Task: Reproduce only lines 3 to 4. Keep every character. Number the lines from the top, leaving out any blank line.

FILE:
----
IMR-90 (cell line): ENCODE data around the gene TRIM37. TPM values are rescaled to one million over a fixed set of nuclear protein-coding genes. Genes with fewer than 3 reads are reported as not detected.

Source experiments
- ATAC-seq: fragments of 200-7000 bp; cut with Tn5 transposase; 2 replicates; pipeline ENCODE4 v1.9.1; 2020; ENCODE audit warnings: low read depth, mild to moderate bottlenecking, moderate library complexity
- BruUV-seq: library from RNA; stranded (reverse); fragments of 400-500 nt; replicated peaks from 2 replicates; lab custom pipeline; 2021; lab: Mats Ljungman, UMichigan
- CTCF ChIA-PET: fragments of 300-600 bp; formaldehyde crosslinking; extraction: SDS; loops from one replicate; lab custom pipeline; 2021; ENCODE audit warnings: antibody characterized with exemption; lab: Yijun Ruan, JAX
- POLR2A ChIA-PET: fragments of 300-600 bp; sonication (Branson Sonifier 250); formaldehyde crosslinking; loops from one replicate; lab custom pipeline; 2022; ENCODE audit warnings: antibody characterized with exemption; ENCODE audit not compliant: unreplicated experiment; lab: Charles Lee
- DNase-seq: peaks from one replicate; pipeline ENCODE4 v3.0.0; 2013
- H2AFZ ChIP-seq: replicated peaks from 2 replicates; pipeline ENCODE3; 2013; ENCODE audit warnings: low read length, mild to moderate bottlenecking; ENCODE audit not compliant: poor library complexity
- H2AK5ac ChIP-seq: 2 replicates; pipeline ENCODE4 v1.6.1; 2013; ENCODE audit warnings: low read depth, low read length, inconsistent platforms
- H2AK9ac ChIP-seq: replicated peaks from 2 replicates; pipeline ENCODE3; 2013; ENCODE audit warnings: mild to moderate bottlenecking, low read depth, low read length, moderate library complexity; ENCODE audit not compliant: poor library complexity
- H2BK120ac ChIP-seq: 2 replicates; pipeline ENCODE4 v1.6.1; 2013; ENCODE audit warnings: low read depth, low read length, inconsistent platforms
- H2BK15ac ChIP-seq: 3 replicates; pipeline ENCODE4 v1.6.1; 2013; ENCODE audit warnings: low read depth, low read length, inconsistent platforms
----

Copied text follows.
- ATAC-seq: fragments of 200-7000 bp; cut with Tn5 transposase; 2 replicates; pipeline ENCODE4 v1.9.1; 2020; ENCODE audit warnings: low read depth, mild to moderate bottlenecking, moderate library complexity
- BruUV-seq: library from RNA; stranded (reverse); fragments of 400-500 nt; replicated peaks from 2 replicates; lab custom pipeline; 2021; lab: Mats Ljungman, UMichigan